I’ll discuss ways you shouldn’t preach historical narrative, illustrating each point by primarily looking at 1 Samuel 4–7: the battle of Aphek, the conflict between Dagon and Yahweh, and the battle of Ebenezer. If you haven’t read those chapters in a while, I’d encourage you to give them a look.
When was the last time you preached through wisdom literature?
It’s really easy to deceive ourselves into thinking we are faithfully preaching the Word when we actually are preaching our own thoughts.
The solution is not to jettison imitation but to look again at Scripture, letting Scripture’s own interpretation guide our proclamation.
Allegory is something less than exposition. It’s difficult to know where to draw the line. How far is too far?
What comes to your mind when you imagine a Puritan pastor in the pulpit? Long, boring sermons? Monotone diatribes?
This approach to reading Scripture doesn’t mean we’ll perfectly understand or apply God’s Word. Scripture is perfect; interpreters aren’t
Sometimes the road to Christ is wider, and sometimes it’s narrower. But it’s always there, and the faithful preacher will call believers and unbelievers alike to repentance and faith whenever the Book is opened.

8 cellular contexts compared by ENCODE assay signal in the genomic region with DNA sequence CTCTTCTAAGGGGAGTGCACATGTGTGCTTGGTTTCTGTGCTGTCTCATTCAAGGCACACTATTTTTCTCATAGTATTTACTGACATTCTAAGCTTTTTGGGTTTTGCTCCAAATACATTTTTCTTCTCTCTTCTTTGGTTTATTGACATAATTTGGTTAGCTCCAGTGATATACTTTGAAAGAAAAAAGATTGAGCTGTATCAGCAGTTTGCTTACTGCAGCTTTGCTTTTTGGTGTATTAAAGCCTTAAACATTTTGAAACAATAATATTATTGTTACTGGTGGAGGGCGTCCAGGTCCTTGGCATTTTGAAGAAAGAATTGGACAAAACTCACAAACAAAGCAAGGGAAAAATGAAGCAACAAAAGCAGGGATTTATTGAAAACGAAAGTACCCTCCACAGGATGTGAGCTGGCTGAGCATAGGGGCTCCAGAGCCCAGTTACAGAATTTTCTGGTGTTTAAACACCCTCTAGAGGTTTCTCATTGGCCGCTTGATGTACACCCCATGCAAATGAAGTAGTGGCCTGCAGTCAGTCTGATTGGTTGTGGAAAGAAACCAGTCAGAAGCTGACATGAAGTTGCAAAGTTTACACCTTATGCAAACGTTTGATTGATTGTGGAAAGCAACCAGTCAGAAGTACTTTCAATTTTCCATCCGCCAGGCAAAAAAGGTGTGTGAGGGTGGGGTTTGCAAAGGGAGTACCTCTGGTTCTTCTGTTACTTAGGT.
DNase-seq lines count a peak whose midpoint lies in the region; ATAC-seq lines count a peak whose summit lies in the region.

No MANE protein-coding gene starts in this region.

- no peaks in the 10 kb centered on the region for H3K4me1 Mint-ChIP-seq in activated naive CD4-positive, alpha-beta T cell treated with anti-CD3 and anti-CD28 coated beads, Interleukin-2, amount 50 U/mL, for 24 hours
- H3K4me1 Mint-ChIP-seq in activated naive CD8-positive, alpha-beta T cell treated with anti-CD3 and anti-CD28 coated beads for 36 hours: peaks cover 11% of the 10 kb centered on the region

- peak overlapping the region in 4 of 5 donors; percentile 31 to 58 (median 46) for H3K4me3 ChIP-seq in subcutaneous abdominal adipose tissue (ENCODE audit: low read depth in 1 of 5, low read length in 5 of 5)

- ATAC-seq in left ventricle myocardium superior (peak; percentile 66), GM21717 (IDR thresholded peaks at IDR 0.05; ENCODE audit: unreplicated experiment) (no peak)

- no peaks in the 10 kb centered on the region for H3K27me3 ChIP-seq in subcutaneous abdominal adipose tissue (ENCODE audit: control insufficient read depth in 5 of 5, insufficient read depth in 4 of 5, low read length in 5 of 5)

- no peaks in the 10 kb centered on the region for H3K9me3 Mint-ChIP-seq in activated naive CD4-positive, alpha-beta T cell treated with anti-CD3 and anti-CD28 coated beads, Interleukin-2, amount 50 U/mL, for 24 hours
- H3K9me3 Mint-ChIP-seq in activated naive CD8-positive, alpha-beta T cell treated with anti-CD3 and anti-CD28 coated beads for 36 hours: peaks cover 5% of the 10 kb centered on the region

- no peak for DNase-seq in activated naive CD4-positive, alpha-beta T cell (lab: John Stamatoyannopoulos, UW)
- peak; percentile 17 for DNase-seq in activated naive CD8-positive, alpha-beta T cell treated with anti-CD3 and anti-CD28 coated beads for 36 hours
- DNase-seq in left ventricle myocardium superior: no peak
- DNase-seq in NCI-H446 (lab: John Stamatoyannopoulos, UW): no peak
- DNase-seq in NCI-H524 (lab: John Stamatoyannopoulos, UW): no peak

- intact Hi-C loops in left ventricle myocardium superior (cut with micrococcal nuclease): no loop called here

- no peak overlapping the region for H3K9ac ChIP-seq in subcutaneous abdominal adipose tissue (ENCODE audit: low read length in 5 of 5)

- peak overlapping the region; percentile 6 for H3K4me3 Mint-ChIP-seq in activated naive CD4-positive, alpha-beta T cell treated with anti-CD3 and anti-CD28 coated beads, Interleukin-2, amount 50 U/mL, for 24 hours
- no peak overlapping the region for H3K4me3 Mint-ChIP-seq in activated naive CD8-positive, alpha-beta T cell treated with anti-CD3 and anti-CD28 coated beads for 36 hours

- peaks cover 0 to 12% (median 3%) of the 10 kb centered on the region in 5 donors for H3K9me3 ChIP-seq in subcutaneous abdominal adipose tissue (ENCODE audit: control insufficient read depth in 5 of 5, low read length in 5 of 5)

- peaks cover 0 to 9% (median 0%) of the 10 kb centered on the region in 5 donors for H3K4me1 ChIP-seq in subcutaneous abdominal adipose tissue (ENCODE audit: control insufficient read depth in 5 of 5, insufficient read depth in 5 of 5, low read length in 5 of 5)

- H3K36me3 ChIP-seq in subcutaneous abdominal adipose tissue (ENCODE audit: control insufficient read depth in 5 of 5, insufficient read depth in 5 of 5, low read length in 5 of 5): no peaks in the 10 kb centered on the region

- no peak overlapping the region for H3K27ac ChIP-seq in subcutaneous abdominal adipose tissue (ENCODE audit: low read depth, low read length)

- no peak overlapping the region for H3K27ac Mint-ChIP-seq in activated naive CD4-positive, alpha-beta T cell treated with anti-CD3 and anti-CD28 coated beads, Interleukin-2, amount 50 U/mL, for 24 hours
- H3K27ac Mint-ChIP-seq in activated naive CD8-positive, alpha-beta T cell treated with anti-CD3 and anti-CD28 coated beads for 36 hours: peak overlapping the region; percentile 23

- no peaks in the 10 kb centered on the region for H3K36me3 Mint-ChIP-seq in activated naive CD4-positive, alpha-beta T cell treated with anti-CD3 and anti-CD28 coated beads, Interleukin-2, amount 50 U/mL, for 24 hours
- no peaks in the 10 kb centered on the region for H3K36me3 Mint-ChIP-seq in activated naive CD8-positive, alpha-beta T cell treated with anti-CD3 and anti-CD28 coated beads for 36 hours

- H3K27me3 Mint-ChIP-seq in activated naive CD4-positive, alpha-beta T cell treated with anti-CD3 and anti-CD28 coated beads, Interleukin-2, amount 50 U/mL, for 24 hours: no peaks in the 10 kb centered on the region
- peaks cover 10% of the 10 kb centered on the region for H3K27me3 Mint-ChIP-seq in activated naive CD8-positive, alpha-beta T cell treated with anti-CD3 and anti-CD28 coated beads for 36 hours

I’ve been in ministry for about ten years. The first half of that decade I preached largely in chinos, a v-neck sweater, and boat shoes. The second half of that decade I’ve preached largely in tracksuit-bottoms, t-shirts, and trainers.
“Thou Shalt Not Steal” and Other Sermon Points I Didn’t Make Up: Some Thoughts on Pastoral PlagiarismBy Jared C. Wilson | 9Marks Journal: What's Wrong With Gospel-Centered Preaching Today? | 03.31.2020
Pastoral plagiarism matters because worship in “spirit and truth” (Jn. 4:24) matters. Plagiarized preaching is in fact a big deal. How do we know that?
In my experience, mature believers not only need gospel-centered preaching, but in fact savor it. Here’s four things this type of preaching does for those grown-up in their faith.
Francis Grimke delivered this sermon on Sunday, November 3, 1918 at the Fifteenth Street Presbyterian Church in Washington, D. C. after the outbreak of the 1918 Spanish Flu epidemic.
At a large meeting with fellow pastors, I struck up a conversation with the man sitting next to me. We shared about our families and the churches we serve. After describing my immigrant church context, he shot me a look of astonishment. “Whoa. It sounds like you have multiple churches meeting in one building. I […]
Obedience is costly and the road of perseverance is long. But God, in his kindness, does not want you to walk this road alone.